Leicester Clothing Factories
Since October 2017 less than 60 inspections were made to the 1,000 clothing factories in Leicester (The Guardian, 31 August). Have the cuts in money for inspections been a form of discrimination against people of South Asian heritage?
National Trust To Undermine Addressing History of Slavery & Colonialism
The intention of the National Trust to cuts its education activities and staffing will undermine its commitment to addressing the history of slavery in its properties.
What can members do?
(1) Letter and emails to protest including threat to resign
(2) Campaign at next AGM
(3) Resign if fail to reverse the decision at the AGM
What can non-members do?
(1) Boycott visiting properties
(23) Write/email to say will be boycotting
orison system can be read here
Hans Sloane’s Slaves Erased From History
See David Olusoga’s article at:
Dr Harold Moody
On 1 September Google’s image on its search engine was ‘Celebrate Dr Harold Moody’. Clicking on it took users to the internet listing about him.
Bust of Noor Inyat Khan
The bust of Noor Inyat Khan, the British secret agent killed by the Nazis, installed in Gordon Square in 2012 has received recent publicity. Coverage has included a piece and picture in the summer issue of London Landscapes published by the London Gardens Trust.
Tribute To Alex Pascall
Congratulations to The Guardian for its feature on Alex Pascall published on 3 September.
It was a pleasure working with Alex on the Nubian Jak Community Trust project on John Archer. At my suggestion he used the song The Drums of Battersea by Henry Lawson, the socialist outback poet, to work with pupils to create a new song about Archer.
South Asian Heritage Month
The first South Asian Heritage Month (18 July to 17 August) received very little publicity. The AIU Race Relations Resource Centre and Education Trust in Manchester on its blog at some of the history of South Asian migration to Manchester, including extracts from stories in its archives:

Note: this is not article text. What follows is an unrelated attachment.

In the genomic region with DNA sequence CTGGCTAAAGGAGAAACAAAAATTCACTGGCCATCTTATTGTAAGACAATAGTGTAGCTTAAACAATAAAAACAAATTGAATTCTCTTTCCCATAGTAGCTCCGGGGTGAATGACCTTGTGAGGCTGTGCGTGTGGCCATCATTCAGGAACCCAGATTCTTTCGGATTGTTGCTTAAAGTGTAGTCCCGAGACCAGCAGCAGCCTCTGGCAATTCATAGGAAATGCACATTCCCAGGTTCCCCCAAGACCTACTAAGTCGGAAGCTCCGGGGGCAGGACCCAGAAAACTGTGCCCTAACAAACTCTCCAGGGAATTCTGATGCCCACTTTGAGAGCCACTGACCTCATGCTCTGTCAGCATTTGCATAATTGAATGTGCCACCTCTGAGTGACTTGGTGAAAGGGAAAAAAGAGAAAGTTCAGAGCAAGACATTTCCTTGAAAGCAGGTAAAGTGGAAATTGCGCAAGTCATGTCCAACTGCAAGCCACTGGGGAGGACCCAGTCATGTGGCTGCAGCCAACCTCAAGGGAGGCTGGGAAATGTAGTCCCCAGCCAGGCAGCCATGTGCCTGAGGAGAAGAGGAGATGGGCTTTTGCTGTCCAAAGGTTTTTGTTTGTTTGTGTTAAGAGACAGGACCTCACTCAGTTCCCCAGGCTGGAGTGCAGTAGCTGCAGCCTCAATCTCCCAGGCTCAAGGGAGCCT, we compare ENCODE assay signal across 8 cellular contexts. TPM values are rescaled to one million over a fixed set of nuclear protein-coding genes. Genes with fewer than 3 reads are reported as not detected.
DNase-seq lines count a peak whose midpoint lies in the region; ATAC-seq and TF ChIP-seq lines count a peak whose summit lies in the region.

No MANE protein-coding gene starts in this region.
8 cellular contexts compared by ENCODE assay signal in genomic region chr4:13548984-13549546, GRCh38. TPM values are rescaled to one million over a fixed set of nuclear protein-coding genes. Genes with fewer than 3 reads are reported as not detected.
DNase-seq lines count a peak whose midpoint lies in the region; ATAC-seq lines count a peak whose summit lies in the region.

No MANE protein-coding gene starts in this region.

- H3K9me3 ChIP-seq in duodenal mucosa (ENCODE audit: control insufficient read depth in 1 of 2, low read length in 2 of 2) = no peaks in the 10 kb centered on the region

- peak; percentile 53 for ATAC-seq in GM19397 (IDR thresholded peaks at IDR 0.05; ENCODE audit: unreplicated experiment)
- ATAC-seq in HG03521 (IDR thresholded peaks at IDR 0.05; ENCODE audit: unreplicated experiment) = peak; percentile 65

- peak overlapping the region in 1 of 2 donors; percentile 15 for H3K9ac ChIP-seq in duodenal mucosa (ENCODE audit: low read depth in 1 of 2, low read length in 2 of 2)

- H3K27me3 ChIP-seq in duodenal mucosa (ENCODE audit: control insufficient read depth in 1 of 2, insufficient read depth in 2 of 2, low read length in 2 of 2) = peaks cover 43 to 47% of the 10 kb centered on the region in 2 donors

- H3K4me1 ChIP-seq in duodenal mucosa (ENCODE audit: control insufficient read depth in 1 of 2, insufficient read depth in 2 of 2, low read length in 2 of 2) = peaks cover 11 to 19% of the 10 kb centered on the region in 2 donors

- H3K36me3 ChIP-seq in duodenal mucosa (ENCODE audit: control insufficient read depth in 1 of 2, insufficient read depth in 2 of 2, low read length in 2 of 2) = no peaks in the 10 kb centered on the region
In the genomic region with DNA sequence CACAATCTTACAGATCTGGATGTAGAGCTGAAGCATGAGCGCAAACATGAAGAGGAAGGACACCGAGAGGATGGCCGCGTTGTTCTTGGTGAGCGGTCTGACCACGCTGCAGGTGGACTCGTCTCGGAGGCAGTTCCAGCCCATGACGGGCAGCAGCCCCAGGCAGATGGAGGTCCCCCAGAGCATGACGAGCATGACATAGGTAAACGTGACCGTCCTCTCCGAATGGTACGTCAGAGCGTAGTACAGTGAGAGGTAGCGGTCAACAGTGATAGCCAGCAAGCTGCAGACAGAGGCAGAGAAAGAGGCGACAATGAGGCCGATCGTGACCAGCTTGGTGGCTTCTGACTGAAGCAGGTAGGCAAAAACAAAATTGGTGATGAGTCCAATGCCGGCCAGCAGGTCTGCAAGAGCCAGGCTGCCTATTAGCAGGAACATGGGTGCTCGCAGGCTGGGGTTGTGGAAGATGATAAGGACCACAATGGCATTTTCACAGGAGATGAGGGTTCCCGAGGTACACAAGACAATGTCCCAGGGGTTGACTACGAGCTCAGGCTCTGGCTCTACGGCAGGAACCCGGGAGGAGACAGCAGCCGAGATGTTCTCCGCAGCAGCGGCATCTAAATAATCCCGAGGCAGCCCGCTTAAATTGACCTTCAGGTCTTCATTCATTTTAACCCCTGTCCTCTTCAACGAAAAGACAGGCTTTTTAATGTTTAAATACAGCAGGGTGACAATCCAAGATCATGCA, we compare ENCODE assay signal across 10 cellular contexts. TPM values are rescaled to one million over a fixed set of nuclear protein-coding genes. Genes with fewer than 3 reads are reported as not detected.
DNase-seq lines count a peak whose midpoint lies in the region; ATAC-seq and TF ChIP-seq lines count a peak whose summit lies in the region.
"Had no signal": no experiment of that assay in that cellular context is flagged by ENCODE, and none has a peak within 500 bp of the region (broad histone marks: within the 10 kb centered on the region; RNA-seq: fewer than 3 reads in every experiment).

HLF Recent Support For Black History
The foundation and first home of the British Museum
Vic Keegan writes at
Pre-Civil War Puritan Colonial Expansion in Ireland and the Americas Links
David Brown (Trinity College Dublin) writes in September’s History Today. His book Empire and Enterprise: Money, Power and the Adventurers for Irish Land (2020) is published by Manchester UP.
Remainder Books from Postscript
Short History of Cathars. 509963
Syria. A History of the Last Hundred Yeats. 511248
Emily Wilding Davison. 511636
Lady Byron and Her Daughters. 511684
The Indian Empire at War (FWW). 510863
William Blake’s House in Hercules Rd
Vic Keegan writes at:
Other History News
Music In The 18thC North
Simon Fleming at Durham University’s Department of Music researches and writes on the music of 18thC Britain with a particular focus on the North of England; the music of Charles Avison, John Garth, William Howgill jnr, John Pixell and others; the music of 18thC Lincolnshire particularly Stamford and Spalding; the music of Francis Sharp; and on music subscription lists.
History Through Wool and Felt
Newcastle based Sue Ward has drawn my attention to the creativity involved in two projects using knitting and felt making to depict aspects of the history of Newcastle: the Woolly West and Never Felt So Good projects. The pamphlets that were produced can be downloaded at: